Fans regularly leave comments urging Britney to wear a certain colour in her next video if she needs help, or have written saying their messages of concern have been deleted from underneath her social media posts. Others praise her for being a source of positivity on social media and say they love watching her dancing videos, seeing her new outfits or pictures of flowers.
How are the rest of Britney's family involved in the Free Britney movement?
In July 2020, Britney's mother, Lynne, reportedly filed legal documents asking to receive special notice on "all matters" pertaining to Britney’s income and assets, making it clear that she too wants a say in how the star's $59m fortune is used and protected. Vanity Fair noted that she liked comments from fans suggesting the conservatorship is an infringement on Britney's rights.
Then, a month later, it was reported that Britney asked a Californian court to put a stop to her father's, Jamie Spears, role as her legal guardian (which sees him have control over all her finances, schedule and more), and have those responsibilities handed over to an outside, professional source on a full-time basis.
At the time, Jamie had stepped back from his role due to health issues and the reigns were handed over to Jodi Montgomery, who is part of the private firm, Pais Montgomery Fiduciary, who, it was reported, the singer wished to have permanent control of her conservatorship. Britney’s former lawyer Samuel D Ingham III said she is "strongly opposed" to her father resuming his position as head of her affairs.
Britney's younger sister, Jamie Lynn Spears, (who has been vocal about defending her sibling's health issues on social media) then appeared to be taking a more active role in managing the pop icon's finances. The LA Times reported that in a court filing, Jamie Lynn was named as trustee of the estate set up to protect Britney's children financially in the event of her death, and is requesting that all of those assets be consolidated into accounts wherein she is the custodian.
Having previously maintained a silence on the matter, Jamie Lynn, posted a series of Instagram Stories on 29 June 2021 saying she supports her sibling, but that she prefers to do so out of the limelight. "I felt like until my sister was able to speak for herself and say what she felt she needed to say publicly, it wasn’t my place and it wasn’t the right thing to do," she told her followers. "But now that she’s very clearly spoken and said what she needed to say, I feel like I can follow her lead and say what I feel I need to say."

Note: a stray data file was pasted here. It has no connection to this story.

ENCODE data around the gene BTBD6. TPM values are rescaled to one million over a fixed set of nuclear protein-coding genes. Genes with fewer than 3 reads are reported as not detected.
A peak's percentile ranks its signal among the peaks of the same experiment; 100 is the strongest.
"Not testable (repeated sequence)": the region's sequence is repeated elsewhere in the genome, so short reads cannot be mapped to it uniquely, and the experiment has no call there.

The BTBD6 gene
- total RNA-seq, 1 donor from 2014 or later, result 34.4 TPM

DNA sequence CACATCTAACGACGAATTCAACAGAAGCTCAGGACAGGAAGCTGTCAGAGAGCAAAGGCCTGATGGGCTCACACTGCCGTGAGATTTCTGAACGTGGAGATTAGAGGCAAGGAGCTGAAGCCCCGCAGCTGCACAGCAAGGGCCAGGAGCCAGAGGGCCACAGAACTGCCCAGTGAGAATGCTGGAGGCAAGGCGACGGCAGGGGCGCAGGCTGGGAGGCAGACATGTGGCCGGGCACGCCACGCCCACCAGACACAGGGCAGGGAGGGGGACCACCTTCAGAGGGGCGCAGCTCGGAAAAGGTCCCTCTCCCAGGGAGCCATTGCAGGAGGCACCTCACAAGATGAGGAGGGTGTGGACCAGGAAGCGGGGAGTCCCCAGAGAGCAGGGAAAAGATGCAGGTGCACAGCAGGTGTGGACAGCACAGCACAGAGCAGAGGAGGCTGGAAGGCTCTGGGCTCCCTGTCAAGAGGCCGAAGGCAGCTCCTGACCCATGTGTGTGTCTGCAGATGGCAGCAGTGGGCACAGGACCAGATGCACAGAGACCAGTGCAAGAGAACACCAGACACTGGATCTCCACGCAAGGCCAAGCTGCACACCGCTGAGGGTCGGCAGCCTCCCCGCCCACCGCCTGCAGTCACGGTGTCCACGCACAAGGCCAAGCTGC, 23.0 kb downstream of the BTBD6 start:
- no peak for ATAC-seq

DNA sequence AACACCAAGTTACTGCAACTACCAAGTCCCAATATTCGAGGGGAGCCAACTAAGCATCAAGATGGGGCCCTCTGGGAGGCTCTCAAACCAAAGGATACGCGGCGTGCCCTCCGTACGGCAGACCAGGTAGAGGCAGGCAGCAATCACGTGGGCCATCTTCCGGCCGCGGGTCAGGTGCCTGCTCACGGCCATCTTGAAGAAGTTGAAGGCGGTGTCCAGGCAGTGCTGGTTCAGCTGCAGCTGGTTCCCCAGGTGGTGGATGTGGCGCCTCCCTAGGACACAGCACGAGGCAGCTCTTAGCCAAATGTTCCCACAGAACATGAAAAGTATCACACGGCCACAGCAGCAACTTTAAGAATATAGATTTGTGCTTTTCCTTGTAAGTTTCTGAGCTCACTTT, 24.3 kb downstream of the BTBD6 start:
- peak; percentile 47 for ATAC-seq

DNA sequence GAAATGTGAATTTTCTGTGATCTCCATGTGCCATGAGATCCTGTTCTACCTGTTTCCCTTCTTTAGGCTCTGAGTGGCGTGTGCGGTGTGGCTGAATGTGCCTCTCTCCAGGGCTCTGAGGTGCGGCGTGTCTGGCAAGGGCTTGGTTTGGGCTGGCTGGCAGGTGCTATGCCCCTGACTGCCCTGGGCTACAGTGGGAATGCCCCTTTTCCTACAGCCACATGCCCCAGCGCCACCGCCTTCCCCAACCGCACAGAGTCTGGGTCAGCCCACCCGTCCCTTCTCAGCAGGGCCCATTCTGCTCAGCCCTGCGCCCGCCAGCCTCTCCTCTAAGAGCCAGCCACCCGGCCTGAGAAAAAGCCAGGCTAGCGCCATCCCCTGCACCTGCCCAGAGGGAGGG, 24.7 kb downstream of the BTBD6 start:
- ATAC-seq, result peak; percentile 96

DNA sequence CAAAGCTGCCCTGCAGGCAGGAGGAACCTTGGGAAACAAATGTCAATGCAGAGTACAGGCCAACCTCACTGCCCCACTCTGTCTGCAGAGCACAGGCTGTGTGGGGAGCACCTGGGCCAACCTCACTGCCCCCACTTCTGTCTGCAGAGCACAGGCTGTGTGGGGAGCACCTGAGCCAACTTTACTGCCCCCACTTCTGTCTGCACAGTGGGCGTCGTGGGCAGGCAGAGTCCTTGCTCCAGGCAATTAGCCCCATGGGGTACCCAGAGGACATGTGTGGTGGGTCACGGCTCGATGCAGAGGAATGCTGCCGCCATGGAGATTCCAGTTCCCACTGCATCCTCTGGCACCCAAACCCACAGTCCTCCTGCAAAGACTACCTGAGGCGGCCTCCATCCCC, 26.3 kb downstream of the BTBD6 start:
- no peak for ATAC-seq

What is known about Britney's mental health?
In truth, nothing is clearcut and it's unfair to speculate. In April last year, a video that Britney uploaded to Instagram saw her tell fans her gym had burned down after she'd left candles unattended (however some are now suggesting that the fire was deliberate after she learned that hidden cameras has been placed in the gym). Britney has also posted other similarly 'erratic' content online (including a video showing her snapping her ankle while dancing).
Many posted concerned comments saying they were worried about her mental state – with some suggesting Britney's issues are caused by the conservatorship and lack of freedom she holds, whereas others took her social posts as evidence that a conservatorship should remain in place. Others have argued that she may not be in control of her social media.
Towards the end of last year, Britney Spears' former lawyer, Samuel D Ingham III, is said to have described her mental state as "comatose". According to a report from TMZ, Ingham also told a court judge that the Toxic hitmaker doesn't want to perform again, but that her father is intent on her career continuing.
It's believed that when the judge asked Ingham if Britney would be willing to sign a declaration of her feelings, Ingham said his client lacked the capacity to make such a declaration, likening her to a comatose patient. Ingham, it's reported, was not saying Britney is comatose, but he used the expression by way of demonstrating her inability to sign a legal document. He added that even comatose patients are able to have their lawyers speak on their behalf.
In contrast to this, in her own damning testimony, Britney said in June that after refusing to perform a series of shows in Las Vegas, her therapist branded her as 'uncooperative' and switched her usual medication over to lithium. "Not only did my family not do a goddamn thing [at this time], my dad was all for it," Britney told Judge Brenda Penny while making her request for her father to be removed from his role as conservator. "Anything that happened to me had to be approved by my dad."
Following being deemed 'uncooperative', Britney added that her father then forced her to stay in a $60,000 a night facility and that in her opinion, he enjoyed having control over her.
The mother-of-two also shared with the judge how truly unhappy she has been in recent years. "I’ve lied and told the whole world 'I’m OK and I’m happy' [but] it’s a lie," Britney told the court. "I thought I just maybe if I said that enough maybe I might become happy. I’ve been in shock. I am traumatized. But now I’m telling you the truth... I’m not happy. I can’t sleep. I’m so angry it’s insane. And I’m depressed. I cry every day."